Money is always political. This is obvious enough when we argue about Federal Reserve policy in the United States, or who should next chair the interest rate-setting body. But for over 1,000 years, we have argued about the nature of our monetary systems and shifted between different ways of making payments. Seen in this historical context, Bitcoin and other cryptocurrencies are just the latest in a long line of challenges to prevailing technology—and to current political arrangements.
The dominant design of today’s monetary systems is based on a western European tradition that can be traced back to the silver denarius of Emperor Charlemagne and before to the organization of the Roman Empire. This design bases the amount and nature of money in the economy on an interaction between government policy and what private individuals want to hold. Continual political pressure and repeated technological opportunity have produced many changes to that basic model over the years. Bitcoin’s rise may result in another round of that process.
Enthusiasm for cryptocurrencies is based, in part, on entirely reasonable frustration with our existing arrangements. People on the left who distrust the power accumulated by global megabanks in recent decades have united with people on the right who see the government as overreaching. But history suggests that trying to build a viable national and international payments system completely outside the control of governments will not be easy.
First, money is valuable only to the extent that it can be converted into goods and services. And at the moment of conversion, governments will have a lot to say about the matter, such as whether you have paid tax and whether the transaction is legal.
Second, it is very hard to come up with a technology that will completely hide transactions from governments. The movement of goods, people, or information can all be tracked, as the Silk Road case has shown.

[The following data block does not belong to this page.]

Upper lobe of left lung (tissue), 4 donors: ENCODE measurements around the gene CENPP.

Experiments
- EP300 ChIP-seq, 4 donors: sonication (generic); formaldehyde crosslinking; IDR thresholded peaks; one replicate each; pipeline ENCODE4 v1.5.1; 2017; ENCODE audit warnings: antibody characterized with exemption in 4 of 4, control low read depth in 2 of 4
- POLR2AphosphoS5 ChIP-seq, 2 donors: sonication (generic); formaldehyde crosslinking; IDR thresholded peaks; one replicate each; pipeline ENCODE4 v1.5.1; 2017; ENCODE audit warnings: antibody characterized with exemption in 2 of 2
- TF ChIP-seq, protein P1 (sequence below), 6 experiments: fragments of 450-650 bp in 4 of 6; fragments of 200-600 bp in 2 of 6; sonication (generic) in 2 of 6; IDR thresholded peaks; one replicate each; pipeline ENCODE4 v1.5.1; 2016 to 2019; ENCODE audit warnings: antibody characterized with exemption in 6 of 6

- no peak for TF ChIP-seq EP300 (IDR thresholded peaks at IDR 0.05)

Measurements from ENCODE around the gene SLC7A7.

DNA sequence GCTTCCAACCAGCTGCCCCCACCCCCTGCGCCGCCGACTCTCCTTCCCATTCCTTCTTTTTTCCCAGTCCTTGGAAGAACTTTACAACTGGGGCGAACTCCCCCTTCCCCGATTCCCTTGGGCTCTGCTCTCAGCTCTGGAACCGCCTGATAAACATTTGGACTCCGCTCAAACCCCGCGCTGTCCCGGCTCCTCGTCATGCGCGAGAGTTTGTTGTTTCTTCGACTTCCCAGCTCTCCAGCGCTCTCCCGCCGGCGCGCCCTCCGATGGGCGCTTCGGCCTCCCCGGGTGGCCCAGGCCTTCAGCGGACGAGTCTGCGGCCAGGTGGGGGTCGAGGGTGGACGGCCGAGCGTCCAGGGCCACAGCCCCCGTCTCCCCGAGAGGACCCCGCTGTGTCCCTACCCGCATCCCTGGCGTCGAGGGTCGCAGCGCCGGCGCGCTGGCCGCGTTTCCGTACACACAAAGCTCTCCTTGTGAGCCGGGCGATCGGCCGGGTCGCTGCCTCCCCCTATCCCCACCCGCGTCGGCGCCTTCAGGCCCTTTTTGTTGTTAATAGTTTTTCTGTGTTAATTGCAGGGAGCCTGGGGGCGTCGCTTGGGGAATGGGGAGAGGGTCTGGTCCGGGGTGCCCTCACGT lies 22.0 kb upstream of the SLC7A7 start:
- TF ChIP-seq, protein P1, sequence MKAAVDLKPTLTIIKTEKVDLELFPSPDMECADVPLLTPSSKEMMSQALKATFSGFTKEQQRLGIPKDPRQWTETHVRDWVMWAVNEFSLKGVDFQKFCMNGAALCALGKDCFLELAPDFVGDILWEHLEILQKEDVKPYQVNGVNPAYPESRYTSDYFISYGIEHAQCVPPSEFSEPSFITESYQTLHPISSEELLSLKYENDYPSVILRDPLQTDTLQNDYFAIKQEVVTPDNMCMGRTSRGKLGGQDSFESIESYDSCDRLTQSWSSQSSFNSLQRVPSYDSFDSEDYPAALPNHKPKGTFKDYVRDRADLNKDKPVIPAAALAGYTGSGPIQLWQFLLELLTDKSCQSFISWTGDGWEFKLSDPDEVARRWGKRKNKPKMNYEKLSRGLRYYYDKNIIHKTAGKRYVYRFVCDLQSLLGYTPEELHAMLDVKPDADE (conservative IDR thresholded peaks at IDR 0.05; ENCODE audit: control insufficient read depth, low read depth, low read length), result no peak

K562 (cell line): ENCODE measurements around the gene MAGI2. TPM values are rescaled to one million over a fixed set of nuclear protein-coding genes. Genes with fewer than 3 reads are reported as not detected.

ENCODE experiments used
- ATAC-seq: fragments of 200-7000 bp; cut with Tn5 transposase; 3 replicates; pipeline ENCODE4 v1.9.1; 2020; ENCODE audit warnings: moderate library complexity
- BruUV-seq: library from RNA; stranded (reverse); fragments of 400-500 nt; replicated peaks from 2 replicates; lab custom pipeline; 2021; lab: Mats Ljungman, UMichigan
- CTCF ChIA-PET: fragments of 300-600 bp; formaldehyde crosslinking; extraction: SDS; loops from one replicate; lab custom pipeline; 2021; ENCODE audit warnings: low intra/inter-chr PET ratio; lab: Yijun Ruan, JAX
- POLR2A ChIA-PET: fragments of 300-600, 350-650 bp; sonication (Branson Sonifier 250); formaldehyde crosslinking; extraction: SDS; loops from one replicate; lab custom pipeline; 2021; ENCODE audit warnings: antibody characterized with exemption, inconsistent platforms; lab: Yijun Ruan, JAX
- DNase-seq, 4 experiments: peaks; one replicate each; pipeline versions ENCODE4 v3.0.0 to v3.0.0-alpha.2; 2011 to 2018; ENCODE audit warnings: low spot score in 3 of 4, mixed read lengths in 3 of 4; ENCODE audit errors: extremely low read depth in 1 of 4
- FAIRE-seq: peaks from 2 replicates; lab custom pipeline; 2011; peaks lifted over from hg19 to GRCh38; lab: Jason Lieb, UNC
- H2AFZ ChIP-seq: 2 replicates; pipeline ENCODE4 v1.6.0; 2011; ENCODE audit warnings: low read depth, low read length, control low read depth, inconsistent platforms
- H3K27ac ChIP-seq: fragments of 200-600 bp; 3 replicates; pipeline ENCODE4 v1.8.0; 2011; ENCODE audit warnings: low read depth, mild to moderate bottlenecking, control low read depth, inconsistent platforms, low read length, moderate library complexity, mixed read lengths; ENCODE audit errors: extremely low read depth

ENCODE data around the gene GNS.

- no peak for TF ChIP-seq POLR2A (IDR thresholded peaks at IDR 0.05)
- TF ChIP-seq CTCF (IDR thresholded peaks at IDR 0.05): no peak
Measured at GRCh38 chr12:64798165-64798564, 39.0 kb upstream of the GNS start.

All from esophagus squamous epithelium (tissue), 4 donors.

Third, there will be a political reaction led by powerful banking interests. They will point out any illegality within the Bitcoin system and lobby for restrictive regulations.
Fighting on this ground will be difficult. It would be much more sensible for the Bitcoin community and its allies to launch a proactive political strategy. They might focus on the fact that illegal payments are currently made around the world using $100 bills and that there is a need to lower transaction costs for people in countries with a weak rule of law and great risk of theft. It could be argued that operating Bitcoin in a more transparent fashion will not destabilize the credit system or undermine the ability of small banks to make a reasonable profit.
The monetary system of the United States and the world has changed many times and will without question do so again. At the end of the nineteenth century, for example, there was a broad push to reform the U.S. monetary and credit system. Ideas that were initially dismissed as “populism,” such as moving away from a narrowly defined gold standard, had, within a generation, become mainstream.
New technology can definitely offer better ways to organize transactions. But simply assuming that the state can be bypassed is unlikely to work. Bitcoin needs a political strategy, and it must evolve to address legitimate criticisms.
Simon Johnson is a professor at the MIT Sloan School of Management and was formerly chief economist of the International Monetary Fund.
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